What is it?
A mini SUV based on a Golf. The Tiguan’s chunky styling might lure you into thinking it can rough it. It can’t, but that’s all right because more owners will set foot on the Moon than take it off-road. This was one of the latecomers to the junior SUV game and there’s no specific USP to make it leap out from the opposition. But it’s a Volkswagen, so it just gets on with being safe, dependable, and a little bit posh at the same time.
Essentially a Golf with some extra height and heft, the Tiguan retains enough hatchback-ishness for you to throw it around if the mood takes you. It steers accurately and controls body movements well, and in 4x4 guise – designed more for tarmac than tundra – there’s extra traction to push you through corners whatever the weather. That talent through the bends hasn’t affected the ride too much, and the Tiguan remains one of the smoothest, comfiest cars in its class (though it doesn’t quite have the class of the BMW X3).
There are three engines to pick from: a 1.4 TFSI and 2.0 TDIs with either 140 or 177bhp. The 1.4-litre petrol is great in the smaller, lighter Golf but here it feels a bit tepid despite its 150bhp. So while its clever turbocharger plus supercharger combo has power, economy and emissions advantages, for all-out torque, the middle-power diesel is the way to go, even if the 2.0-litre TDI 140 is slower than the TSI.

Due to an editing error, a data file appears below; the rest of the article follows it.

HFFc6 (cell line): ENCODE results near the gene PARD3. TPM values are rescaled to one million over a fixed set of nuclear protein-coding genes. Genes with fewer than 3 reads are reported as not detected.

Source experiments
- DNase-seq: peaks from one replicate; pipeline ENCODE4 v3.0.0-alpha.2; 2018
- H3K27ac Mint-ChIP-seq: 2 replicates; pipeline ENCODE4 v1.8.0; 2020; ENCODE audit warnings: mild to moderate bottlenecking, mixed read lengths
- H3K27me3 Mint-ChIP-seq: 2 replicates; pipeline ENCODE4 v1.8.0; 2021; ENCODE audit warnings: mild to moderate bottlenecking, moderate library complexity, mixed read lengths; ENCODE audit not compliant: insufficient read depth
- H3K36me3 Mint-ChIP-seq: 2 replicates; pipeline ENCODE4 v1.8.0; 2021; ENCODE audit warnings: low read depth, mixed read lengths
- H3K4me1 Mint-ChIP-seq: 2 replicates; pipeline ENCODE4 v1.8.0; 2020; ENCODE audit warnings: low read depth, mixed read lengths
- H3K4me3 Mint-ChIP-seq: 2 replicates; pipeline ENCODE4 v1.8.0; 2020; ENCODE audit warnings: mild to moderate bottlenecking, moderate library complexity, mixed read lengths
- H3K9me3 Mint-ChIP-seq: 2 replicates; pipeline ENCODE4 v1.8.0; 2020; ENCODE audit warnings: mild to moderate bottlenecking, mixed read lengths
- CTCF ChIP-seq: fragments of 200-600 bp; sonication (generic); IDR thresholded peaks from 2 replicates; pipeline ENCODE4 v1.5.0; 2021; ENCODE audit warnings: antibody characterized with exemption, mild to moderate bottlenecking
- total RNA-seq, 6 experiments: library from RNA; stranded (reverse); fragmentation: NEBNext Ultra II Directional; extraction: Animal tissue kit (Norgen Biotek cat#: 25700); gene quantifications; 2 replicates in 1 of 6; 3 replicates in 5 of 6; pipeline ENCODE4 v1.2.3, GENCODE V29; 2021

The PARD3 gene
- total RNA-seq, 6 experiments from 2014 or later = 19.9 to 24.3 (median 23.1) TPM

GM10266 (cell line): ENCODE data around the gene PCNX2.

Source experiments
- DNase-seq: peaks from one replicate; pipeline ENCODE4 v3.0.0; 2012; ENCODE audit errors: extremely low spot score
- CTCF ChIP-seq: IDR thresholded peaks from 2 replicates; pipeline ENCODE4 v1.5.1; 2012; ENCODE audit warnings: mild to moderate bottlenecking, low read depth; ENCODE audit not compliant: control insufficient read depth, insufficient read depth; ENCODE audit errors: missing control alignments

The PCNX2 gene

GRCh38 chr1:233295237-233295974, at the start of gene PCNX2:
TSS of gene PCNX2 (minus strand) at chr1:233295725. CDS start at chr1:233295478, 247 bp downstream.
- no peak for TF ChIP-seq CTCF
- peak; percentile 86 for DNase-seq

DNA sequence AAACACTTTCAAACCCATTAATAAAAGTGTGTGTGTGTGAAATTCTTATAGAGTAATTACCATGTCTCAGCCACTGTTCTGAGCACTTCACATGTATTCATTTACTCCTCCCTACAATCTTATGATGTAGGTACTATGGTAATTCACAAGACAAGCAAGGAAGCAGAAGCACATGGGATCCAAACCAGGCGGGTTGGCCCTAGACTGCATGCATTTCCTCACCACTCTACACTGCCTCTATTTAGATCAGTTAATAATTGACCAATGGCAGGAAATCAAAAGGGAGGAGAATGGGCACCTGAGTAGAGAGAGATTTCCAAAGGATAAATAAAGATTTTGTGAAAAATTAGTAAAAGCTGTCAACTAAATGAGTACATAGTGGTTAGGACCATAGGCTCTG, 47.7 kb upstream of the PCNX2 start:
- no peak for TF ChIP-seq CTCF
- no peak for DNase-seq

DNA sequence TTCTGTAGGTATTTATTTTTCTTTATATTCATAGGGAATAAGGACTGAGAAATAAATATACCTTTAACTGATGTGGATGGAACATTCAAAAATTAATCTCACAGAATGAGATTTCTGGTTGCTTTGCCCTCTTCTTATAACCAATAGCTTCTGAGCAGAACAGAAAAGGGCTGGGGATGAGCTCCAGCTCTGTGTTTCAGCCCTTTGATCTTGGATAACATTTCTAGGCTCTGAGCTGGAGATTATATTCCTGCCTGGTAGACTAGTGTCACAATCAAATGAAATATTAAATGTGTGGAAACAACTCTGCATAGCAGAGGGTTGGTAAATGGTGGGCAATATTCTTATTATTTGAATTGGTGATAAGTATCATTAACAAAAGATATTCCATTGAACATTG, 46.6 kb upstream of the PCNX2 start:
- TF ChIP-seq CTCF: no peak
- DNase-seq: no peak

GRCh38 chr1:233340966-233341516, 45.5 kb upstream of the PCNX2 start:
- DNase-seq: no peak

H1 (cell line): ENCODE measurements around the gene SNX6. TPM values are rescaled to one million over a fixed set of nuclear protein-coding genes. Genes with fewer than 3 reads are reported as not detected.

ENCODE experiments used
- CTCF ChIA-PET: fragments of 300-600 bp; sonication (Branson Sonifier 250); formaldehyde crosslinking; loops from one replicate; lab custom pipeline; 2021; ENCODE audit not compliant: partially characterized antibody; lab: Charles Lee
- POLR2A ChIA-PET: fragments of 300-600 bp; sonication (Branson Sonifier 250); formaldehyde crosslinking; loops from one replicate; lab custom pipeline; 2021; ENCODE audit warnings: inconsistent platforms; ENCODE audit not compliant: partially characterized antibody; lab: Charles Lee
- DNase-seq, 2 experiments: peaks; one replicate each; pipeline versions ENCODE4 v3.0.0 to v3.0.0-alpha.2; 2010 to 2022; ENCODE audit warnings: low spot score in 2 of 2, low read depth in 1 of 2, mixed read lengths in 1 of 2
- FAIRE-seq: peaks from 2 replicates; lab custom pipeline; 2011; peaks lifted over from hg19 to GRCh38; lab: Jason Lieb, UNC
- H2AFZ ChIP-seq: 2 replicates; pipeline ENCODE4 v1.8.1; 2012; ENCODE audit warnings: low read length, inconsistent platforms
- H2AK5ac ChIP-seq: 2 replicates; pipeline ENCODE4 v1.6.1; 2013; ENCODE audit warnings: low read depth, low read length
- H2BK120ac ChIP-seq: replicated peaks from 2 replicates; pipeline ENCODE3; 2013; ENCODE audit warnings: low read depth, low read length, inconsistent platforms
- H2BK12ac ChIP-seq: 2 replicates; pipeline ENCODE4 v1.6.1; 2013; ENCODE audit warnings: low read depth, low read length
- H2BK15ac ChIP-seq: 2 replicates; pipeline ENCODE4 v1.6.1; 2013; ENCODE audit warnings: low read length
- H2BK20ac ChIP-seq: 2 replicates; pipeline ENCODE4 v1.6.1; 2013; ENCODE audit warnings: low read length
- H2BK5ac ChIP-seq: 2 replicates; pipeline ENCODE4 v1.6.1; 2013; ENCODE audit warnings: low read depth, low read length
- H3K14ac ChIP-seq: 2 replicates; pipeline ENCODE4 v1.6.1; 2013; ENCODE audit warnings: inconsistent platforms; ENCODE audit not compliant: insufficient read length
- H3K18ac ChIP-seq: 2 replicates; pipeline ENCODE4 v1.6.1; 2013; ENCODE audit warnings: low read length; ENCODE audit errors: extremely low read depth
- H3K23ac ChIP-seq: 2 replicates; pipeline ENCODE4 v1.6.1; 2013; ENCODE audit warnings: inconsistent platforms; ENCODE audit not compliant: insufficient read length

On the inside
There’s a familiar VW vibe in here. And while some might find that a bit samey (jump in a Golf and you’ll struggle to spot the difference), the cabin is indisputably lovely – typically well-designed and finished, with VW’s typical high standards of build quality. The Tiguan is longer, wider and taller than VW’s own compact seven-seat MPV, the Touran, which makes it commendably spacious. Leg, head and shoulder room are all excellent, although it’s a bit tight for three people in the back. The boot is generous at 1,510 litres (rear seats folded), and is larger than the Toyota RAV4’s, but smaller than the Land Rover Freelander’s.
There’s nothing shocking here. These engines are available in most other Volkswagens and there’s not a duff one among them. Consumption and CO2 levels are among the best in the class, provided you stick with manual transmission, though they take a slight knock if you opt for all-wheel drive. It falls into the pricier portion of the market, which is what you’d expect given the upmarket badge on the front, so be wise with your option choices and settle for a middling trim. Japanese rivals are generally cheaper to buy, but the Tiguan is likely to have better used value.